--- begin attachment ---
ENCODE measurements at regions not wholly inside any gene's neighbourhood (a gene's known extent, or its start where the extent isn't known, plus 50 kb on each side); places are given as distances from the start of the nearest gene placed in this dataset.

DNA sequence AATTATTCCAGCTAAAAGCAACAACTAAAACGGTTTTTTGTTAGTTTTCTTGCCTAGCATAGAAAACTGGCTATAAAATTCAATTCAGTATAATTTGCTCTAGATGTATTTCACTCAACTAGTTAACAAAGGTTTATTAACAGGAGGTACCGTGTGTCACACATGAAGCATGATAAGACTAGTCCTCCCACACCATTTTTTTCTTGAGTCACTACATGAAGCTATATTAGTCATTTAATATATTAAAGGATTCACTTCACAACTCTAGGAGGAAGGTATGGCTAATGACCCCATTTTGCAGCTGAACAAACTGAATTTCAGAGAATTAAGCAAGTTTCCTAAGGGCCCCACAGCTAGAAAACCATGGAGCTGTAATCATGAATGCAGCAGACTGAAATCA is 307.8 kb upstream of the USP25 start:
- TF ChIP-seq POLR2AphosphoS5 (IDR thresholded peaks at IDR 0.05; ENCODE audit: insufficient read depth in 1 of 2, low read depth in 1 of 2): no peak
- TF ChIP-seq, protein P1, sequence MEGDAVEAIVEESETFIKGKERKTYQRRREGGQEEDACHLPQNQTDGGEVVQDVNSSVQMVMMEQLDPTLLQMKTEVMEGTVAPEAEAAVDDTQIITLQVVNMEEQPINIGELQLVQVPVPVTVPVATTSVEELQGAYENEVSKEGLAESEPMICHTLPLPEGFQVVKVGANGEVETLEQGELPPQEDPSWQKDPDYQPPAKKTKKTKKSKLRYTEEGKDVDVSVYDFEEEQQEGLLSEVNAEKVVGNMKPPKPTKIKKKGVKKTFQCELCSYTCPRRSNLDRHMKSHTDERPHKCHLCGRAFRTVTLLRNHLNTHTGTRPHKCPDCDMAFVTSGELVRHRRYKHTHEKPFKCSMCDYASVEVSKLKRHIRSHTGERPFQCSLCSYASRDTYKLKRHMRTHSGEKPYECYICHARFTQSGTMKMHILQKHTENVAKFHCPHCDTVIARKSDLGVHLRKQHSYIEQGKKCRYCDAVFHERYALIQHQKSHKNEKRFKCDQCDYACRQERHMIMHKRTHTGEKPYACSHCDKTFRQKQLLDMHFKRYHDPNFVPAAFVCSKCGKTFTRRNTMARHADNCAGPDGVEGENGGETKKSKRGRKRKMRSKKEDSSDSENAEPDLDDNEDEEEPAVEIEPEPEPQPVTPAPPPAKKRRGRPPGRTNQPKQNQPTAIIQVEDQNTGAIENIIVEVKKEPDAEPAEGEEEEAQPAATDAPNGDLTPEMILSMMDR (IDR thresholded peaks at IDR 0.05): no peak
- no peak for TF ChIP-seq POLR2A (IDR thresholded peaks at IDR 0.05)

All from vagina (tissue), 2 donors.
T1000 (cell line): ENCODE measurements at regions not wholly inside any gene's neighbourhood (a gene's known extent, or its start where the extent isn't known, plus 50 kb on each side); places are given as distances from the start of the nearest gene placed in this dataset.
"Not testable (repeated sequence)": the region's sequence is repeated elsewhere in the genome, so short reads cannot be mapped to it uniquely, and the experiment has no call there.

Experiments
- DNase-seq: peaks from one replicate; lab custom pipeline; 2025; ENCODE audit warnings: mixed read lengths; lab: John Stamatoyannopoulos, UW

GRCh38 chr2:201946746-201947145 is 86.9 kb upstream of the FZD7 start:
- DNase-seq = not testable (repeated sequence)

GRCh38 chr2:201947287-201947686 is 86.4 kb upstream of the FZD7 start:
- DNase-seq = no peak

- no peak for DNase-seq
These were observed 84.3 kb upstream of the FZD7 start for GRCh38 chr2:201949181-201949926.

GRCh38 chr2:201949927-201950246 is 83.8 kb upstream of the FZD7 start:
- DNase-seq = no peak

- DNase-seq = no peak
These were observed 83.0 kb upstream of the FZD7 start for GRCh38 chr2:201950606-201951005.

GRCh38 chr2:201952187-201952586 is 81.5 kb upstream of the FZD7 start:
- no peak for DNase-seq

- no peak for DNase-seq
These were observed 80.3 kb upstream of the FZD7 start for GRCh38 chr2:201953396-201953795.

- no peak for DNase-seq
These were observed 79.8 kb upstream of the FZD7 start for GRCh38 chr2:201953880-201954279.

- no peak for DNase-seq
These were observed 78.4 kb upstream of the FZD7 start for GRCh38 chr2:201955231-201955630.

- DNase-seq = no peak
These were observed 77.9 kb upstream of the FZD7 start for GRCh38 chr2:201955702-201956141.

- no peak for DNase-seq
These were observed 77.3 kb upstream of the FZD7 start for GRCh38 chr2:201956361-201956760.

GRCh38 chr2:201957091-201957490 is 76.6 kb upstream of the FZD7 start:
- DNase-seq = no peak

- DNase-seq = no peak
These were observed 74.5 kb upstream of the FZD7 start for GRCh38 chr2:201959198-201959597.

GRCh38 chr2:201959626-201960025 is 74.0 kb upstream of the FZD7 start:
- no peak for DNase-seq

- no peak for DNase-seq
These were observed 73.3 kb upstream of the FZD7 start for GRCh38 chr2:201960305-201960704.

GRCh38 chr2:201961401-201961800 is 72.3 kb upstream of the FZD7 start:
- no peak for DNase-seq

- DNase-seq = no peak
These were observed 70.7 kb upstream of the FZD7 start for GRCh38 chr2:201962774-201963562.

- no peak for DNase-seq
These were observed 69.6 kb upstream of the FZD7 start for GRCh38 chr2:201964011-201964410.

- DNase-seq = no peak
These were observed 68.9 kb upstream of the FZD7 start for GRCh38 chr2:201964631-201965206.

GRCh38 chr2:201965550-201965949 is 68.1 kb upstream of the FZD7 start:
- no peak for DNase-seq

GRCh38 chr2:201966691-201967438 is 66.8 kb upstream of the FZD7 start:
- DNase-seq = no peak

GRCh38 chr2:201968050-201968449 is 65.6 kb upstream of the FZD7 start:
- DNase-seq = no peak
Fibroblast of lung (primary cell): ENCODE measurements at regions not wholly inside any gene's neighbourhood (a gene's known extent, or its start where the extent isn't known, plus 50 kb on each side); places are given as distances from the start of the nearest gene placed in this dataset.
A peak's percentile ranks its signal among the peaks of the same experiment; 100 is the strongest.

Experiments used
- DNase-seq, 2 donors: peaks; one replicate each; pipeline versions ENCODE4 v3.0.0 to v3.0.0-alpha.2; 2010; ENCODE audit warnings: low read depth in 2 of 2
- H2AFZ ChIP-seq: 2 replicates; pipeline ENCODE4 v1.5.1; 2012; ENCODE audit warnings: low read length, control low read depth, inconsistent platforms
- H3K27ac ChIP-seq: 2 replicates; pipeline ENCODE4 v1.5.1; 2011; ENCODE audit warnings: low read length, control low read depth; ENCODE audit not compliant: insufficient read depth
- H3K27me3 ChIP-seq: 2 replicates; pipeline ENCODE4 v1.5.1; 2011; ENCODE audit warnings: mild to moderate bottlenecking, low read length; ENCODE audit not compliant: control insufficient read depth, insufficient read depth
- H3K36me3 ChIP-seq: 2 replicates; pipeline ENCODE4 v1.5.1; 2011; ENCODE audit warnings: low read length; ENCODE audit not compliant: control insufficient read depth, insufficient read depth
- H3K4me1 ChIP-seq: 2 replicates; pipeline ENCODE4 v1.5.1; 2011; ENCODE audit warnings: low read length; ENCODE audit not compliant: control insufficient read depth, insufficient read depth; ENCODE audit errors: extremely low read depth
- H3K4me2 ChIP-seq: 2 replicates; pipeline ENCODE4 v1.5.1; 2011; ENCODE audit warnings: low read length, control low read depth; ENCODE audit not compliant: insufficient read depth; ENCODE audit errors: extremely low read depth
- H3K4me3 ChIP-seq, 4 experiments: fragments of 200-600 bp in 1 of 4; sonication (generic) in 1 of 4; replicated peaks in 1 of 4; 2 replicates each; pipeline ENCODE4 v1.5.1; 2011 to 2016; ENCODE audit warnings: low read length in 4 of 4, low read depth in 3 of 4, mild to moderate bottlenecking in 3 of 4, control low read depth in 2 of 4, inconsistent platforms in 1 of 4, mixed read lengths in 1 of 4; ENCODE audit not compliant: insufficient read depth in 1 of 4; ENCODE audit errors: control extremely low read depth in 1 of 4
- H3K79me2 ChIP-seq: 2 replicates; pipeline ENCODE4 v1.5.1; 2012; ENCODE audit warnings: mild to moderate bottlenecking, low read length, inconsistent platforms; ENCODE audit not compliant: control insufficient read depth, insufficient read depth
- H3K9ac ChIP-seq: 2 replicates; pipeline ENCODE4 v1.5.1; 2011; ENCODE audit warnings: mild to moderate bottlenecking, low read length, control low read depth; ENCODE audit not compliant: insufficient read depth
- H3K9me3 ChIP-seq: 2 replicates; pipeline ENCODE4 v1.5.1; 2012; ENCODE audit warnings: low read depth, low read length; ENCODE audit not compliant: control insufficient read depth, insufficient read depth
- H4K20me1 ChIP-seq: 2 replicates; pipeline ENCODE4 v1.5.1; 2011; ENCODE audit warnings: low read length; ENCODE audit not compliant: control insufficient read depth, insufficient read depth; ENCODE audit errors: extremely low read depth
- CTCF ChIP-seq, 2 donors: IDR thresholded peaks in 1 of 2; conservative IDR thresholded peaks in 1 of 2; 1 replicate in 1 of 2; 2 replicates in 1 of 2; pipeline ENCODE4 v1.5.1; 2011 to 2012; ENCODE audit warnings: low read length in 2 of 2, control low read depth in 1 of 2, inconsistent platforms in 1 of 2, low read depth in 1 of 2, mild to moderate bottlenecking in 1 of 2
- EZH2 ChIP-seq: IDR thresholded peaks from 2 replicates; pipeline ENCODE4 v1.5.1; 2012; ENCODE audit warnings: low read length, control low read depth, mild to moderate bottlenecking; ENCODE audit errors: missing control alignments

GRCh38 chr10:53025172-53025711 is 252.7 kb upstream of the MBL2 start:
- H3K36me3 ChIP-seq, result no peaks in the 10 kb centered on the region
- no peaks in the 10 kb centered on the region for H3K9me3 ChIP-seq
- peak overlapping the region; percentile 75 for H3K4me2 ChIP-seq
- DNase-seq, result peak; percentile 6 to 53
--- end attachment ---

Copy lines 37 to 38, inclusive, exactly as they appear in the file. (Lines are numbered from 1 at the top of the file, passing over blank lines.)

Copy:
GRCh38 chr2:201959626-201960025 is 74.0 kb upstream of the FZD7 start:
- no peak for DNase-seq